Укр

  1. Головна
  2. Архів
  3. Achievements of fundamental & applied sciences
  4. Наукова стаття № 5

Перегляди  315 переглядів

Lykholat Olena Anatoliyvna, Lykholat Tetayna Yuriyivna, Rakhmanov Ragif Vagifovych, Vyshnikina Olena Viktorivna, Liashenko Olena Volodymyrivna

  

DIET: ESTIMATION OF POTENTIAL ALIMENTARY EXPOSURE TO ENDOCRINE DISRUPTING CHEMICALS

  
Анотація:
in the article is analyzed the risks for consumer health associated with contamination of food with endocrine-disrupting chemicals (EDCs). The main classes of such substances, ways of exposure of basic foods, as fruits and vegetables, meat and fish products are identified. Emphasis is placed on the possible contamination of products with chemical substances presented in the materials used for its packaging and storage. A special problem is the possibility of xenoestrogen contamination of baby food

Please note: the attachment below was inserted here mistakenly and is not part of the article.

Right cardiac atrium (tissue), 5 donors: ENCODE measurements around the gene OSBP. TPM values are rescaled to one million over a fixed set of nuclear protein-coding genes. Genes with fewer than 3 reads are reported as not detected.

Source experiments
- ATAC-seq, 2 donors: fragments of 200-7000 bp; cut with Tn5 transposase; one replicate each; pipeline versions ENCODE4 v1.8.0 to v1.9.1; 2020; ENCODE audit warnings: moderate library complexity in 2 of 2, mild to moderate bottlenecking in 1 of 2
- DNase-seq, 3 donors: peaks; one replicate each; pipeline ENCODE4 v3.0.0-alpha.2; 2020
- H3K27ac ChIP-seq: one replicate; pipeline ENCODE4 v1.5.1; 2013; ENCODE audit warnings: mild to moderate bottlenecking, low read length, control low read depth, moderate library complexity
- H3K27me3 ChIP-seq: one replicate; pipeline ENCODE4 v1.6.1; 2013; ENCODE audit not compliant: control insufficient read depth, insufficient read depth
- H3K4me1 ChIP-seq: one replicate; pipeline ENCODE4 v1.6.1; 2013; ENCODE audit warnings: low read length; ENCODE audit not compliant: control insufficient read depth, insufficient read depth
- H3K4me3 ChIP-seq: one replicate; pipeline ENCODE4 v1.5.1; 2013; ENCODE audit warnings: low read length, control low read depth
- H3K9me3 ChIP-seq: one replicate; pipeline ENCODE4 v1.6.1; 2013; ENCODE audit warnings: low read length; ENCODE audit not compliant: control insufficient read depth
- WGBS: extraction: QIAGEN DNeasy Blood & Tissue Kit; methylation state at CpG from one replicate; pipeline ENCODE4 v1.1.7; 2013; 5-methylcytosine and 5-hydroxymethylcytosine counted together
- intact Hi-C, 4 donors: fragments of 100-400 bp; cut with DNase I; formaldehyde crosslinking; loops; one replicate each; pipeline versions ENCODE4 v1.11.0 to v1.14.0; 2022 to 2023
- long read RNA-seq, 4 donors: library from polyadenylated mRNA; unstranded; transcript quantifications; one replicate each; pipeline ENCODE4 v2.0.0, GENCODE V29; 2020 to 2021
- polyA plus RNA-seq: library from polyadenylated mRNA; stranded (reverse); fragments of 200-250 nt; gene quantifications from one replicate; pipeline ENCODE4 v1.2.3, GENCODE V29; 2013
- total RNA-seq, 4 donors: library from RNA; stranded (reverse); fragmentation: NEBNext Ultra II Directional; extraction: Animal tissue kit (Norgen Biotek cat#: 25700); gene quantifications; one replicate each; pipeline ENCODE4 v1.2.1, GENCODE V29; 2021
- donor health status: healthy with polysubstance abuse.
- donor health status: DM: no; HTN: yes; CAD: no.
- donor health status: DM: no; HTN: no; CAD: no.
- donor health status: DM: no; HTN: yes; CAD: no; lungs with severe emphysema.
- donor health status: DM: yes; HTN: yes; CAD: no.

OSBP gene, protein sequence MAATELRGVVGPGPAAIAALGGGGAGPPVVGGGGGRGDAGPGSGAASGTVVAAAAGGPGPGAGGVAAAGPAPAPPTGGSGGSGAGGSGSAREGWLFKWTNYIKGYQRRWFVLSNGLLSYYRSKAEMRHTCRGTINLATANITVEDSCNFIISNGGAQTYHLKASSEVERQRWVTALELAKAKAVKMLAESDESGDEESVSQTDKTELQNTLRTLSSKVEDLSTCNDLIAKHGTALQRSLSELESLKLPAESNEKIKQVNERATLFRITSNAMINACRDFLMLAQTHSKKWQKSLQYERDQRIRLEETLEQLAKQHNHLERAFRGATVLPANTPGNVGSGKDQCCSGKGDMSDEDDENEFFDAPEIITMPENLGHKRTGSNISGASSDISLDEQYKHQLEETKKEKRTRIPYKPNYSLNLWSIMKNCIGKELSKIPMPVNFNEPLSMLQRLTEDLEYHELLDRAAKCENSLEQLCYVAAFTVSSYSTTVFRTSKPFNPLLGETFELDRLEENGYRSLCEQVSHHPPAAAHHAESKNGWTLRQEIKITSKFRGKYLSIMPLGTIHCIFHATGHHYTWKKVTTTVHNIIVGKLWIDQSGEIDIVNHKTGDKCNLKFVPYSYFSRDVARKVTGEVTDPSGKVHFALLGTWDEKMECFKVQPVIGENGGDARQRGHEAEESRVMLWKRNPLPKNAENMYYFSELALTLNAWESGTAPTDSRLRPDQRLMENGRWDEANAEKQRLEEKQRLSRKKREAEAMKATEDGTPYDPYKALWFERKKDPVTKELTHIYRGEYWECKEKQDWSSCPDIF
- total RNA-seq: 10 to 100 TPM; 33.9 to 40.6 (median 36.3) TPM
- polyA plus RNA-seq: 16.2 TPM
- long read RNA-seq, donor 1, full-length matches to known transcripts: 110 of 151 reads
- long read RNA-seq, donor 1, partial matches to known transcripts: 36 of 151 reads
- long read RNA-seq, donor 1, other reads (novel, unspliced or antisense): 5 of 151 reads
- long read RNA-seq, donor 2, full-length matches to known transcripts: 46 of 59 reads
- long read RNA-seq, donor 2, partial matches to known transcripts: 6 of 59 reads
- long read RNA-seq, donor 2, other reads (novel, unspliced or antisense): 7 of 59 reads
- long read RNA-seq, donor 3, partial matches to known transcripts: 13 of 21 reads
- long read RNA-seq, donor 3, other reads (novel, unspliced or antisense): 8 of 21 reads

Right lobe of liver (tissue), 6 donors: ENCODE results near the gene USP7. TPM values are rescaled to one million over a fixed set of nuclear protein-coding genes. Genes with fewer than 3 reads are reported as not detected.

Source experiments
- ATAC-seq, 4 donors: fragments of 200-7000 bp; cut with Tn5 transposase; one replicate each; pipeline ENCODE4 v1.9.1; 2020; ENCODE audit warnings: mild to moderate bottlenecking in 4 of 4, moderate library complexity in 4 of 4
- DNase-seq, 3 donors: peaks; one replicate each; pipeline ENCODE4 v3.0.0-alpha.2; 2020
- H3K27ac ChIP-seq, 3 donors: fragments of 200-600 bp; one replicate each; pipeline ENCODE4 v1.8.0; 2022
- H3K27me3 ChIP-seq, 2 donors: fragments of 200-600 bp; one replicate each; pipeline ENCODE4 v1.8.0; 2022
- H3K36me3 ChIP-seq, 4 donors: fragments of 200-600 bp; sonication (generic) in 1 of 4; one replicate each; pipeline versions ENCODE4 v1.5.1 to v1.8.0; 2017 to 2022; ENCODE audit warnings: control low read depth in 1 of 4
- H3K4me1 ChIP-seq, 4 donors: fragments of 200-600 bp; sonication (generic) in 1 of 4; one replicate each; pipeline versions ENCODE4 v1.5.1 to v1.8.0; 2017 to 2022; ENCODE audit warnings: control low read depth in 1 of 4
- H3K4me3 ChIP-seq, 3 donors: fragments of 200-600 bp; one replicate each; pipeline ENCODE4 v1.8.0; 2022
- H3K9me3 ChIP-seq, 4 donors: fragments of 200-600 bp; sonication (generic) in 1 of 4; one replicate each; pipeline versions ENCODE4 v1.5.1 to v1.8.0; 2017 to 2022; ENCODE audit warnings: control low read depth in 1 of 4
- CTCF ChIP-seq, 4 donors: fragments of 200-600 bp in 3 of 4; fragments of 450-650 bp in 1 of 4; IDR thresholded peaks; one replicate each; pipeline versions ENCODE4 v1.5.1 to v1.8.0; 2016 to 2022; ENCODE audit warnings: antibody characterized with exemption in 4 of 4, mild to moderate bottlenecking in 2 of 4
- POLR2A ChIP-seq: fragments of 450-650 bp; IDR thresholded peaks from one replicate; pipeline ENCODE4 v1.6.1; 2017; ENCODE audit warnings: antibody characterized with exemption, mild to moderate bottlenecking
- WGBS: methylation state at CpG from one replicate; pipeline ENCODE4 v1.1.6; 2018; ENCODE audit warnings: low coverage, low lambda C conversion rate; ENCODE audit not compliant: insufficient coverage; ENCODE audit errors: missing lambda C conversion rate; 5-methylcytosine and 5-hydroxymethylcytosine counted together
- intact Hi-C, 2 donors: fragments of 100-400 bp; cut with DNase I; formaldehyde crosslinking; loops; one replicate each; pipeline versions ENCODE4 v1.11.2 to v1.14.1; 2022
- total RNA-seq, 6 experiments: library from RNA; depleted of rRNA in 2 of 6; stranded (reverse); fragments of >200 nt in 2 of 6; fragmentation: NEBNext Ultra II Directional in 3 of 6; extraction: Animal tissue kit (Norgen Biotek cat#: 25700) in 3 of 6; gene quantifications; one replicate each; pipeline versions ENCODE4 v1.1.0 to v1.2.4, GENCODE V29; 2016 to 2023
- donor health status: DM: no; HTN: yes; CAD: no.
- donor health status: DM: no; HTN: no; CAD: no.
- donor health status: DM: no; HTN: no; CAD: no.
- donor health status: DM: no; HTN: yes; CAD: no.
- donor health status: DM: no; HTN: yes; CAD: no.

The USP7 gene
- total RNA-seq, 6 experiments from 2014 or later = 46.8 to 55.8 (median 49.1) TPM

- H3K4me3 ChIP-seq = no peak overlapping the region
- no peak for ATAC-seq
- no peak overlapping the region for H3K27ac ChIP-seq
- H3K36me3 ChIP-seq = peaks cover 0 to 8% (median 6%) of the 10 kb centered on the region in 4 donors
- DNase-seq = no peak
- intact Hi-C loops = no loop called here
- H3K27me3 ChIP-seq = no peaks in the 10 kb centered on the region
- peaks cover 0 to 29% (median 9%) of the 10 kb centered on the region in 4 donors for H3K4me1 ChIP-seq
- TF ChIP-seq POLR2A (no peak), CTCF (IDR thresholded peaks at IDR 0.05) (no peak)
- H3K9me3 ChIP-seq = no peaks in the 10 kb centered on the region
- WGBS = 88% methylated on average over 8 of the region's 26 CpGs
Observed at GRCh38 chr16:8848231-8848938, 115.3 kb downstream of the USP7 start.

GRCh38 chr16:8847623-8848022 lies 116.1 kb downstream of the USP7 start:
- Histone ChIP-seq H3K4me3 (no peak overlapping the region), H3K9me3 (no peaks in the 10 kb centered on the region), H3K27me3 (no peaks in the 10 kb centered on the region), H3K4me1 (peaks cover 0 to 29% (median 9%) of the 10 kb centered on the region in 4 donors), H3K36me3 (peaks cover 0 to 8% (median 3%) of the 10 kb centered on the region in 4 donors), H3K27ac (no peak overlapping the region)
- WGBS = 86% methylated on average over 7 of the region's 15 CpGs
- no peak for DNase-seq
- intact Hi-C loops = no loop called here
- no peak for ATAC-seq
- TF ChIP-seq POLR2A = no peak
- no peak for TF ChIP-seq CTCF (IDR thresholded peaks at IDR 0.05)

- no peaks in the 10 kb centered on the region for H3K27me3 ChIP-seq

Ключові слова:
diet, consumers, endocrine-disrupting chemicals, contamination, affect health   

УДК 338.439:613.2

Lykholat Olena Anatoliyvna

Doctor of Biological Sciences, Professor

University of customs and finance

(Dnipro, Ukraine)

 

Lykholat Tetayna Yuriyivna

Candidate of Biological Sciences,

Associate Professor

Oles Honchar Dnipro National University

(Dnipro, Ukraine)

 

Rakhmanov Ragif Vagifovych

Candidate of Medical Sciences

Ukrainian rehabilitation center for psychotherapy

 for children and adults

(Dnipro, Ukraine)

 

Vyshnikina Olena Viktorivna

Candidate of Chemical Sciences,

Associate Professor University of customs and finance

(Dnipro, Ukraine)

 

Liashenko Olena Volodymyrivna

postgraduate

Oles Honchar Dnipro National University

(Dnipro, Ukraine)